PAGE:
Let’s get one thing straight: LinkedIn is a professional networking site meant for workers and businesses to connect, grow, and share relevant news. LinkedIn is not, however, Facebook, Twitter, or Instagram — and, for goodness’ sake, it’s definitely not Tinder. However, there are still those LinkedIn users who cross that line between being proactive and being pushy. Here’s what you can do to deal with some of the annoying things that happen on LinkedIn, so that they don’t ruin your potential career opportunities.
Invitations from complete strangers who falsely claim to be your friend/former coworker.
To accept, or not accept that invitation from a random stranger? That is the question. If someone you don’t know wants to connect, but you have zero clue as to who they are or why they’re asking, then the simple response would be to decline the invitation. If that person doesn’t know you and is requesting to add you, the least they could do is tell you why they want to connect in the first place. I mean, how long does it take to compose a sentence or two to let the receiver know why you want to connect? If you’re not worth that much of their time, then they don’t deserve to connect with you at all.
Word to the wise: Be wary of whom you connect with on LinkedIn, because some people will mistake your acceptance as an open invitation to ask you out or hit on you. No, thank you. If you ever find yourself in this awkward situation, then feel free to block that user and use it as a lesson learned. LinkedIn is not the place for hopeless (and desperate) romantics. Know when to connect, and when not to.
Spam is spam is spam, no matter how you look at it — and just because it’s on LinkedIn, doesn’t mean it’s any different.
“Just because these people either asked you to be part of their LinkedIn network or accepted your request to be part of their network doesn’t mean they are open to receiving bulk, broadcast email messages from you,” says Donna Serdula of LinkedIn Makeover.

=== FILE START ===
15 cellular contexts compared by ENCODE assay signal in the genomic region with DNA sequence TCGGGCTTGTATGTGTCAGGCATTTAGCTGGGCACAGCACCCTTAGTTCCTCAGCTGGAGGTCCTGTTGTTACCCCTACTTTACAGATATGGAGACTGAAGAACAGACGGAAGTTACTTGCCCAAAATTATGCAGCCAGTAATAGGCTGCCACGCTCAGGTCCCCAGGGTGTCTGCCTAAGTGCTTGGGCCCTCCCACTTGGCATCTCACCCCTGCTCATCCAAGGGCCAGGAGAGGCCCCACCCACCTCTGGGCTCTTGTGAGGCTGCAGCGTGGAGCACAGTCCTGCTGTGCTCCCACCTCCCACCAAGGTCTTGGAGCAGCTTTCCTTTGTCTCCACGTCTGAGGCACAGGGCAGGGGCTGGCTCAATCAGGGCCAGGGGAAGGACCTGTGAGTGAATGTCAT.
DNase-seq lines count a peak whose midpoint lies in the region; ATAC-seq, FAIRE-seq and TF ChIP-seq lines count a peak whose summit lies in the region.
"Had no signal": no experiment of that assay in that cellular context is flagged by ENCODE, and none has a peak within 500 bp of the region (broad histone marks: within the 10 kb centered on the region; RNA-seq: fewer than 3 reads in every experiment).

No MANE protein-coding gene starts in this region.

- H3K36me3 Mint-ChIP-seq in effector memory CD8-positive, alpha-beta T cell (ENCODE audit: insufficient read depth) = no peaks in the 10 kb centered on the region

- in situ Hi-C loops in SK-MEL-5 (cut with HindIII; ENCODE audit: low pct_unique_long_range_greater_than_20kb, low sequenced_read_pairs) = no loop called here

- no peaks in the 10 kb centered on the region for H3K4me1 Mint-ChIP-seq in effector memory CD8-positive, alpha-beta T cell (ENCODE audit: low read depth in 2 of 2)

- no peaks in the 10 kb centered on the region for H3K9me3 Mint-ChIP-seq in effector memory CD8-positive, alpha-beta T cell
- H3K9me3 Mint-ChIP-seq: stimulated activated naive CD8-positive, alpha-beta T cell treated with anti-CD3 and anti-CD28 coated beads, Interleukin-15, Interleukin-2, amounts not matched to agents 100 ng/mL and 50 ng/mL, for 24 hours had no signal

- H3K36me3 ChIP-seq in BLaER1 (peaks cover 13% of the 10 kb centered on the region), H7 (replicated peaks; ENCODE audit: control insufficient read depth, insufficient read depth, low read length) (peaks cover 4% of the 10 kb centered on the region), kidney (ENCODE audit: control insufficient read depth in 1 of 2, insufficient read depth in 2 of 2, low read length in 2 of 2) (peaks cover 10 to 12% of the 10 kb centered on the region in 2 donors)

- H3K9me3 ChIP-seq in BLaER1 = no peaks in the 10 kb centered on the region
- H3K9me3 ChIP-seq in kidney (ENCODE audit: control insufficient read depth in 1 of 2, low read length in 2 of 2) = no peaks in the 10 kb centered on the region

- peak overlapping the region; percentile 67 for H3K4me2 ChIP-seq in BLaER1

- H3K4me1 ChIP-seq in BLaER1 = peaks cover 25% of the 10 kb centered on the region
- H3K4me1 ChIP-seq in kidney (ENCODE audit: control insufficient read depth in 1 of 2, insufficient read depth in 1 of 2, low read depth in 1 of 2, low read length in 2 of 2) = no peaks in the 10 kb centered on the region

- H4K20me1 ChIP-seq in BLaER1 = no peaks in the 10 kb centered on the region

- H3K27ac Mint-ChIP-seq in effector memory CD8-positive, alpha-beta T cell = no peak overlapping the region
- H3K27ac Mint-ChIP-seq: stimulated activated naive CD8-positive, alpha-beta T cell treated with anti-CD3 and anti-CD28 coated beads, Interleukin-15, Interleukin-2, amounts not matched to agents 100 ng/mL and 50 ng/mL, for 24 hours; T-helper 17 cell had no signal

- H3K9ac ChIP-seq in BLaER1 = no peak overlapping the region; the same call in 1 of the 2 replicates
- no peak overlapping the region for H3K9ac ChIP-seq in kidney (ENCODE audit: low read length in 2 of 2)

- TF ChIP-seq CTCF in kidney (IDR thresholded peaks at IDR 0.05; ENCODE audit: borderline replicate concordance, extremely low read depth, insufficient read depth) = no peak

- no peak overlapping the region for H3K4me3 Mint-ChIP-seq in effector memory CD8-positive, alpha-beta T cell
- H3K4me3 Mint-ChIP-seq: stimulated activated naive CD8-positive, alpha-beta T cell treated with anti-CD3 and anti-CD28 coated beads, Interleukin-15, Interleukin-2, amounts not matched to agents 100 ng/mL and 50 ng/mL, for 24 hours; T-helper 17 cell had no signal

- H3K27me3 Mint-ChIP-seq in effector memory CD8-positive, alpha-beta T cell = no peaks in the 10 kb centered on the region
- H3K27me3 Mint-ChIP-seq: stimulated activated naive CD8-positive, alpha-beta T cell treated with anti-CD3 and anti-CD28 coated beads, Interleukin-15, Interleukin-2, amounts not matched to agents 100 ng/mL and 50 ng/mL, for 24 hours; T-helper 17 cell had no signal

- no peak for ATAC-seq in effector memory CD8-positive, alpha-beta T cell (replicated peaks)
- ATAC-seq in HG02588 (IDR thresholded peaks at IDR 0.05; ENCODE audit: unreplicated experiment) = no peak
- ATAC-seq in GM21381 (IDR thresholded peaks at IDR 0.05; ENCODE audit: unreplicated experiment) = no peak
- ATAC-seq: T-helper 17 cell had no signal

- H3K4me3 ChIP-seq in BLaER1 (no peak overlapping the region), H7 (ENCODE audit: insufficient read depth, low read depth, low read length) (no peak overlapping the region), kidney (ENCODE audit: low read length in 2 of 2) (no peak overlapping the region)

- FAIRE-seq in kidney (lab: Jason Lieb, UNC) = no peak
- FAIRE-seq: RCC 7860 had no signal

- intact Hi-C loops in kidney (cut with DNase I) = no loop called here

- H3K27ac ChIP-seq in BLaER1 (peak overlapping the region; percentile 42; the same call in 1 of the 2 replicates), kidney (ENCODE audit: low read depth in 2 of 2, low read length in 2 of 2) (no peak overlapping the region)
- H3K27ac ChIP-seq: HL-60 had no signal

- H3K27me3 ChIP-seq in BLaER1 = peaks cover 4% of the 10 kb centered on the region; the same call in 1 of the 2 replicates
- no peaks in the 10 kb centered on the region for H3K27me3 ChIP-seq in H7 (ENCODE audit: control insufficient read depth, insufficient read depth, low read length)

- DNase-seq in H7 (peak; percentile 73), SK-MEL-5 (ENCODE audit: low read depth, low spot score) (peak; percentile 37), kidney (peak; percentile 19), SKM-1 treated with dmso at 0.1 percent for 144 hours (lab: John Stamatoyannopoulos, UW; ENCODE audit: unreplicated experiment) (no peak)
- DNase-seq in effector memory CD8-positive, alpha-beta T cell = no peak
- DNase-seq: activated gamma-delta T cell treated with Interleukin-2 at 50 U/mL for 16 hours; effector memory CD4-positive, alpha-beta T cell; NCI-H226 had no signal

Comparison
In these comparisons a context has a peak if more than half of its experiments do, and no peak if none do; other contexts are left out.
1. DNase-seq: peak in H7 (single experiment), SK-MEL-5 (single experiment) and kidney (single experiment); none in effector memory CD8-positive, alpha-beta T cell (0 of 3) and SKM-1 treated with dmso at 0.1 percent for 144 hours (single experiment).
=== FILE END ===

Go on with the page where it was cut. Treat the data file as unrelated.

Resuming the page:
LinkedIn allows you to have multiple emails listed on your profile, but you can only have one primary email — this is the email to which correspondences are sent, and also the one your 1st degree connections can export and spam. Serdula suggests using an alternative email address for your LinkedIn profile (and possibly all of your social profiles) to avoid the headache of having spam sent to the email account you use most. If you receive SPAM from LinkedIn connections, be sure to unsubscribe from each newsletter/email and modify your communication settings in your LinkedIn dashboard.
Requests for endorsements/recommendations from complete strangers.
Sometimes, a complete stranger will reach out to you on LinkedIn, asking for an endorsement or a recommendation. If this happens to you, do not feel obligated to comply. By giving in, you’re only encouraging the person to continue soliciting false recommendations and endorsements from LinkedIn users.
Think of it this way: If a random stranger came up to you and asked you to be a reference for a potential job offer, would you be willing to lie to the employer? My guess is no. The same concept should be applied to LinkedIn endorsements and, especially, recommendations. Believe it or not, recruiters and hiring managers actually do check candidates’ LinkedIn profiles during the hiring process.
Ultimately, LinkedIn is a place to grow your career and develop as a professional, so keep it that way. When utilized properly, LinkedIn can serve you and your career very nicely, so pick and choose your connections wisely from here on out.
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Leah Arnold-Smeets, owner of Emiko Consulting, is passionate about helping entrepreneurs capitalize on their strengths, improve on their weaknesses, and reach their full potential. Leah obtained her Bachelor of Science in Business Administration & Entrepreneurial Studies from the University of Southern California (USC).